Have you ever stood up too quickly and felt the world begin to spin? Perhaps you feel dizzy if you are standing near the edge of a tall building. Most have experienced what it means to be faint. What then can be more reassuring than having something solid to hold on to – to have something that does not move, even when you think you are spinning out of control; something that is rooted and fixed?
Christ taught His disciples to pray and not to faint. This was to be their way of grasping what was immovable in a shifting world. But this was not a new truth. Isaiah taught the fainting youths of his generation to wait upon the Lord as a cure for fainting. “Even youths shall faint and be weary, and young men shall fall exhausted; but they who wait for the Lord shall renew their strength; they shall mount up with wings like eagles; they shall run and not be weary; they shall walk and not faint” (Isaiah 40:30-31, ESV).
But how can prayer be what is solid, and the world, as perceived through our senses, be what is shifting? It seems that it should be the other way around. Does modern philosophy not teach that the only things that we can be sure about are the things that we can feel?
Yet, it is true. Prayer lays hold of the only Immovable – it lays hold of God! As the curtain was about to fall on the Old Covenant, and prior to the new wine of the new covenant in Christ’s coming, God assured Malachi that He does not change. “For I the Lord do not change” (Mal 3:6, ESV). This is our hope. It is the rock beneath our feet. It is the strong foundation of our faith. “When all around my soul gives way, He then is all my hope and stay.”
For love to be effective, it must be reciprocated. Relationships can only be built on a two-way street. God has chosen to reveal Himself to us, or we would never know the invisible One. By His grace God has broken through the barrier of our sin and has reconciled us to Himself. Now that we are His, we have the right and privilege to speak to Him. This is the language of prayer. It is the right of the children of God to talk to their Father, and it is the joy of all who are overwhelmed to lay hold on the Eternal. “Ask, and it shall be given you” (Matt 7:7). Throughout the Bible, we are encouraged to ask from God. Whether it be in the example of Abraham, the songs of the Psalmist, the prayers of the prophets, or the teachings of the Lord Jesus, we are encouraged to bring our requests to God. And we are assured that it delights God to answer our prayer, according to His will. “For prayer is request. The essence of request, as distinct from compulsion, is that it may or may not be granted” (C. S. Lewis).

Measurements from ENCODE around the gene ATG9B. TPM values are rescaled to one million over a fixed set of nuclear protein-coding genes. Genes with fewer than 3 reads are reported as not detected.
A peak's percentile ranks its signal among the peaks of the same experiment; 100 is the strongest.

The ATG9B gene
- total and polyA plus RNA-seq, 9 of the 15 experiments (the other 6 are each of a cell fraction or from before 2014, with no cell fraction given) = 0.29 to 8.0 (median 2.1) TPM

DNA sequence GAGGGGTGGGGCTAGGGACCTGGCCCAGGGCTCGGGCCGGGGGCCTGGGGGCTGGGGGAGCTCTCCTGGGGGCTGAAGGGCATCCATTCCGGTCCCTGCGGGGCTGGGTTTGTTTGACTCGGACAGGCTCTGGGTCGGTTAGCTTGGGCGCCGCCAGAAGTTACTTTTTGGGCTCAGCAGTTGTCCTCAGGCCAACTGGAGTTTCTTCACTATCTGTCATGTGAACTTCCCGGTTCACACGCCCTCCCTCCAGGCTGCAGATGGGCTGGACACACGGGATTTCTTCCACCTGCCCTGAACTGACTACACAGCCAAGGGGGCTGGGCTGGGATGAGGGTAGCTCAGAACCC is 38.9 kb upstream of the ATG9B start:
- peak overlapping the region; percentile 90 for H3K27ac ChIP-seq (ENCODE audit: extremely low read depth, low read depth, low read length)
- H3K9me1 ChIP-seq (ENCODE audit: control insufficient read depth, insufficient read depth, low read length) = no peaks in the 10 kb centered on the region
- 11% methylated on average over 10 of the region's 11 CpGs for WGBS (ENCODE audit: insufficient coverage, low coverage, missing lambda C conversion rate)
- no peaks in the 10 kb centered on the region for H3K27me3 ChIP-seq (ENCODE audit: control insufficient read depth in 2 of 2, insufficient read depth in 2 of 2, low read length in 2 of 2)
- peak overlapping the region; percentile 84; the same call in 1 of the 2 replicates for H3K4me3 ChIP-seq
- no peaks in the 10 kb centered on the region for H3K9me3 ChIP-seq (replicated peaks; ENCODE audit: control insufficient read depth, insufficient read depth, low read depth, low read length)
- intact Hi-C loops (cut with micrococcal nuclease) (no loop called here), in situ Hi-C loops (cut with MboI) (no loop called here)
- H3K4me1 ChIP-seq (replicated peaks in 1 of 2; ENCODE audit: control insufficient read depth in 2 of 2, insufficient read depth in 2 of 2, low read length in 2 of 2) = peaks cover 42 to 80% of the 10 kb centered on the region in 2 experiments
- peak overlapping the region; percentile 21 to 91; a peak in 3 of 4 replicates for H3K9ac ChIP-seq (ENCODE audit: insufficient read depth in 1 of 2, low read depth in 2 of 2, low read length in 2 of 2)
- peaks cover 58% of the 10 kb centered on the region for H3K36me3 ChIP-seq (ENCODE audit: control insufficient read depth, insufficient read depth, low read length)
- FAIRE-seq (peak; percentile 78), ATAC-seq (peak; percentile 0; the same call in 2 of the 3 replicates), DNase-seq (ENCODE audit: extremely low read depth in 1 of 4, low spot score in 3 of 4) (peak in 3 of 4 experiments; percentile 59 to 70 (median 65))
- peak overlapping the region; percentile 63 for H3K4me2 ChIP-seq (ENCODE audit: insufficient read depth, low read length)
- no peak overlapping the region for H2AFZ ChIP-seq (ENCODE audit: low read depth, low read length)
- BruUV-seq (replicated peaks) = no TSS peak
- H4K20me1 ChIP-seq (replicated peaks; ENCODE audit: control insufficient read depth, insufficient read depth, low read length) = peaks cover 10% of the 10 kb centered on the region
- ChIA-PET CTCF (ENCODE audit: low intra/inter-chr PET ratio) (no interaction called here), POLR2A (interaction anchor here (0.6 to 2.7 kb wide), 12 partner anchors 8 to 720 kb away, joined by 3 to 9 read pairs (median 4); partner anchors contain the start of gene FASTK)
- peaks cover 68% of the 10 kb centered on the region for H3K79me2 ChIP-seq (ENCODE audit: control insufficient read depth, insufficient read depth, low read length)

What should I ask for? Everything! God is the source of all that is good for us and the only One who can deliver us from evil. We may think that we can supply the majority of our own life’s needs, and then only the small remaining balance needs the intervention of God, but this treats God as we treat the emergency services. We are comforted that they are there, but we will not dial 911 until things get very bad. Yet every source of our supply finds its way back to the throne of God. We ought to depend upon Him even for our daily bread!
“First of all, then, I urge that supplications, prayers, intercessions, and thanksgivings be made for all people” (1Tim 2:1, ESV). It is through the door of prayer that we can begin to move toward others as we ought. Supplication is asking for needs other than our own. This door leads out from our own concerns to the concerns of others. It takes us to the bedside of the sick and to the home of the bereaved. It reaches to the town of the missionary and the cell of the persecuted Christian. This door leads to a world of lost sinners that do not pray for themselves. It touches presidents, prime ministers, senators and governors. It seeks the peace and salvation of all.
“I will bless the Lord at all times: His praise shall continually be in my mouth” (Psa 34:1). Prayer, then, reaches inward as we ask for our own necessities, and reaches outward as we petition for the needs of others. It also reaches upward. Although it is unlikely to be our first experience of prayer, this is its highest aspect. When we reach upward in our prayers, we begin to communicate to God what we have come to admire in His attributes. This is the definition of true worship. Worship begins with the heart that yields to the revelation of God. That open-hearted encounter with the glory of God overwhelms the soul with wonder. From such wonder, true worship springs. Worship is the response of our whole being to all that God is. It is the pouring out of our souls in the exultation of God.
So, in a drifting world, make prayer your restraining anchor. When you are overwhelmed, find refuge in God. Breathe to Him your cares, even when you cannot put them into words. Know that the very groans of our hearts are made plain to Him by His Spirit Who dwells within. Speak to Him about the needs of others, but above all else, bless the Lord at all times.